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I am just wondering what is the difference between the two next statements:

  1. Causes a NullReferenceException - it is OK.

    object test1 = default(int?);
    object result = test1.ToString();
  2. Returns an empty string "", why?

    object test2 = default(int?).ToString();
  3. This is same as 2.

    int? test3 = null;
    if (test3.ToString() == string.Empty) //returns true
        Console.WriteLine("int? = String.Empty, isn't it strange?").
  4. And just for fun - I can prove that bool can be equal to int value (hmmm how? bool can be only false, or true and int never can be that).

    if (default(int?).ToString() == default(bool?).ToString()) //returns true because both are empty strings
        Console.WriteLine("int = bool");

Note: default(int?) returns null.

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marked as duplicate by Habib, Rohit Vats, nawfal, dasblinkenlight, DaveShaw Oct 18 '13 at 21:58

This question has been asked before and already has an answer. If those answers do not fully address your question, please ask a new question.

What is i in 3? – dotNET Oct 18 '13 at 17:25
Nullable<T> is a value-type and can't actually be null. It's just programmed in a way so that comparisons with null return true if the HasValue property is false. (And setting it to null will set the HasValue proeprty to false) – dialer Oct 18 '13 at 17:26
object test2 = default(int?).ToString(); is getting translated into object test2 = ((object)null).ToString(); in ILSpy but the second line throws exception. May be its an issue with ILSpy ? otherwise Servy's answer looks perfect. – Habib Oct 18 '13 at 17:33
For extra fun, try calling GetType() on the default(int?) that did not throw an exception while calling ToString(). Boxing can be a bit tricky. – Dan Bryant Oct 18 '13 at 18:03

2 Answers 2

up vote 28 down vote accepted

An int? is a Nullable<int>. Nullable is a struct, which makes it a value type, not a reference type. test3 isn't actually set to null. Assigning null to it actually results in the creation of a new structure that simply has the HasValue field of that struct set to false instead of true. (Special compiler support is required for such an implicit conversion to take place; so you couldn't have your own MyNullable<T> type that did this.)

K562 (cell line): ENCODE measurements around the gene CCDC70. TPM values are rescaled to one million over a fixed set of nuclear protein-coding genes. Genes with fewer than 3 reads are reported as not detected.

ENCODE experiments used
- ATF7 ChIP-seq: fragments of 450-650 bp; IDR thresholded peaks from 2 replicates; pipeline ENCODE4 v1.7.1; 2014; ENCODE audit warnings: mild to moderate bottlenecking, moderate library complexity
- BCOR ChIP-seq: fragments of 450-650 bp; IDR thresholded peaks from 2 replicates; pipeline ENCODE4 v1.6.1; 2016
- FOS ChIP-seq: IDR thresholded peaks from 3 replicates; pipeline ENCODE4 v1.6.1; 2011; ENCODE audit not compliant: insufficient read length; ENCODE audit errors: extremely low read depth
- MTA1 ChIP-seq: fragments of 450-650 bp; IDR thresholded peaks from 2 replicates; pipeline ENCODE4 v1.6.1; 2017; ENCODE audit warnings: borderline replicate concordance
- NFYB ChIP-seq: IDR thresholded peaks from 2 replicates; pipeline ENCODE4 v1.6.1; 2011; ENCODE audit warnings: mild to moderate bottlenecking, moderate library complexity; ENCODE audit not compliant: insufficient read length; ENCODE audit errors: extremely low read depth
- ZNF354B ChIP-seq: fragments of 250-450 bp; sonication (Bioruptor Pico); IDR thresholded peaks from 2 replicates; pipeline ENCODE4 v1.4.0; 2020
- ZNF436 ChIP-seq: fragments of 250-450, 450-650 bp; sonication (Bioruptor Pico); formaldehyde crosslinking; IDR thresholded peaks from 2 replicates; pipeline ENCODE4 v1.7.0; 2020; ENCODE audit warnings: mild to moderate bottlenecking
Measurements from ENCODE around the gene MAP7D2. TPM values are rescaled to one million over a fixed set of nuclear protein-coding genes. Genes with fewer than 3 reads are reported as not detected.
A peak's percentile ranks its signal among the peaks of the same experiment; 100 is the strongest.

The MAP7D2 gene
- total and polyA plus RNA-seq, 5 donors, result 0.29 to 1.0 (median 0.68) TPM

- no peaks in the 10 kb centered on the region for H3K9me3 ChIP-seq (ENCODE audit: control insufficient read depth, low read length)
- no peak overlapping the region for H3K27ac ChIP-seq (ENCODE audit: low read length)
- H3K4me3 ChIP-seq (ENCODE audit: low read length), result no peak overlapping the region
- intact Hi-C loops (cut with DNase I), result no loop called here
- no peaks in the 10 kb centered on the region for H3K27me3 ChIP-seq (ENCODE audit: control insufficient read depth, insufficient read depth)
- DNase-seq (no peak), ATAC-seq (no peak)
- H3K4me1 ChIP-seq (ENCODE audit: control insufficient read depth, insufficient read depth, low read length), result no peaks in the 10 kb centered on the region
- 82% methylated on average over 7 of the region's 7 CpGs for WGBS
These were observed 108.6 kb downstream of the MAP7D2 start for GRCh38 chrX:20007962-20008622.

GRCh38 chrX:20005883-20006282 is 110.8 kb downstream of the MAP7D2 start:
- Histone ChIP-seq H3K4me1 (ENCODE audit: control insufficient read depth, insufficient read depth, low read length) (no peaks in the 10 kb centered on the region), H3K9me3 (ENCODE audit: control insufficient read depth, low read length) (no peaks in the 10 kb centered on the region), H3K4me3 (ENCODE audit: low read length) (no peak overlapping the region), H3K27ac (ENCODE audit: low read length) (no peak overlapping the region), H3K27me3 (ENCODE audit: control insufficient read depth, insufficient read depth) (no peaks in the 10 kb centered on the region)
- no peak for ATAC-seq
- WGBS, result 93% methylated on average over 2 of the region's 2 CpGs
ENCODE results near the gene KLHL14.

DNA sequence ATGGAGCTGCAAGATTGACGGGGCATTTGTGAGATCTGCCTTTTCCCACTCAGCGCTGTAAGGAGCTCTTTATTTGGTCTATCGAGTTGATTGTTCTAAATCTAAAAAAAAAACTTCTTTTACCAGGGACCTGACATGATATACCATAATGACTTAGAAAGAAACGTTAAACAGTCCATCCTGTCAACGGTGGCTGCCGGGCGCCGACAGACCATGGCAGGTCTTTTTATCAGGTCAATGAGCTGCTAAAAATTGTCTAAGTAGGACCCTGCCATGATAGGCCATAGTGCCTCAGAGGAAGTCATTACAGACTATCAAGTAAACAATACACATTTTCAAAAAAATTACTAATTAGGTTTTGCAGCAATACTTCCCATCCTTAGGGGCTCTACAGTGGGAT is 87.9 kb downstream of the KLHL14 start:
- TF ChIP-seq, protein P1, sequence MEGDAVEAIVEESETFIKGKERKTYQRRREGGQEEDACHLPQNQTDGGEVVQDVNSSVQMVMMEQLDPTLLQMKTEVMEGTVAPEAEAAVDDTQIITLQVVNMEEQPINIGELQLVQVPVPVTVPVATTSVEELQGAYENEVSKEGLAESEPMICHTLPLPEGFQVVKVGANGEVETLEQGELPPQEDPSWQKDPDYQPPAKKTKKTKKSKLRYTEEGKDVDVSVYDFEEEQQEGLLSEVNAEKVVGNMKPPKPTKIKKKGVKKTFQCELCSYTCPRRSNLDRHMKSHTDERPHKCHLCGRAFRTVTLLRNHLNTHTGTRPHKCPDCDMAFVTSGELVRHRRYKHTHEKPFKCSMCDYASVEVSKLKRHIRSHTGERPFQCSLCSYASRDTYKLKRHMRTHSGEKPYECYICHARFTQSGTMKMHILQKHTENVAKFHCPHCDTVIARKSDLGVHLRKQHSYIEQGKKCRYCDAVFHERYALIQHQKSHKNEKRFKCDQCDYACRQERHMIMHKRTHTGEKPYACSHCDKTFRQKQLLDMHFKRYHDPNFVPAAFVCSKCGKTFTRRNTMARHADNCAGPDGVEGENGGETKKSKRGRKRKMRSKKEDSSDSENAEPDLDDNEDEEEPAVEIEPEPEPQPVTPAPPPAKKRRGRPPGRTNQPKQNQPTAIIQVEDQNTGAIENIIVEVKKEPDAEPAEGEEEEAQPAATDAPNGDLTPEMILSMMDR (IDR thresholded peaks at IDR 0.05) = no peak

Since the nullable object has an actual value, it can call ToString and provide a meaningful value, in this case, an empty string.

When you box that nullable value by putting it in an object variable it will result in an actual null value being stored in that variable, which is why you get a NRE when calling a method on it.

When a nullable value type is boxed it doesn't box the nullable value type; instead if it has no value it assigns null to the object, if it has a value then that underlying value is unwrapped and then boxed. (Special support from the runtime is required for this behavior, which is another reason why you can't make your own MyNullable<T> type.)

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In C, one uses the token . to access a member of the left operand, and -> to access a member of the thing to which the left operand holds a pointer (reference). A null reference occurs if the left-hand operand of -> is null. In C#, the . has the former meaning when applied to value types and the latter meaning when applied to class types; using . in C# on a class type variable which is null will trigger a NullReferenceException.

The .NET type Nullable<T> is a two-field structure which contains Boolean field which indicates whether it has a meaningful (non-null) value, and field of value type T to say what that value is (if not null). Although the compiler will allow one to assign a Nullable<T> to null or compare one with null, the null in the former case is really just shorthand for a default instance (where the "has-value" flag is false, and the value field holds the default value for type T), and the comparison to null is really just a shorthand for checking the HasValue property (which in turn looks at the Boolean field). Invoking ToString on e.g. a Nullable<int> which is "null" is no different semantically from invoking it on any other structure that contains a Boolean and an Int32 which have the values False and 0, respectively. There are a few ways in which compilers treat nullable types "specially", but a default-valued Nullable<int> holds [False, 0], not a null reference.

Note that the first example throws because of one of the "special" rules the framework applies to nullable types. Casting a value type to Object or another reference type generally instructs the runtime to create an object that will behave as a class object with fields and members matching those of the struct and return a reference to that new object--a process known as "boxing". Because the designers of nullable types wanted to allow code to say if (NullableThing == null) rather than the (IMHO sematically clearer) if (!NullableThing.HasValue), the runtime was implemented so that boxing a nullable whose HasValue field is false will yield a null reference rather than a reference to a default-valued instance of Nullable<T>. While I think there are cases where would make sense to have some value types use different box and unbox methods, nullable types are the only ones that can use anything other than normal boxing.

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This explanation is correct but incomplete : it doesn't explain why it throws in the first case... and this is because a "null" nullable is boxed to a null reference. – Thomas Levesque Oct 18 '13 at 20:02

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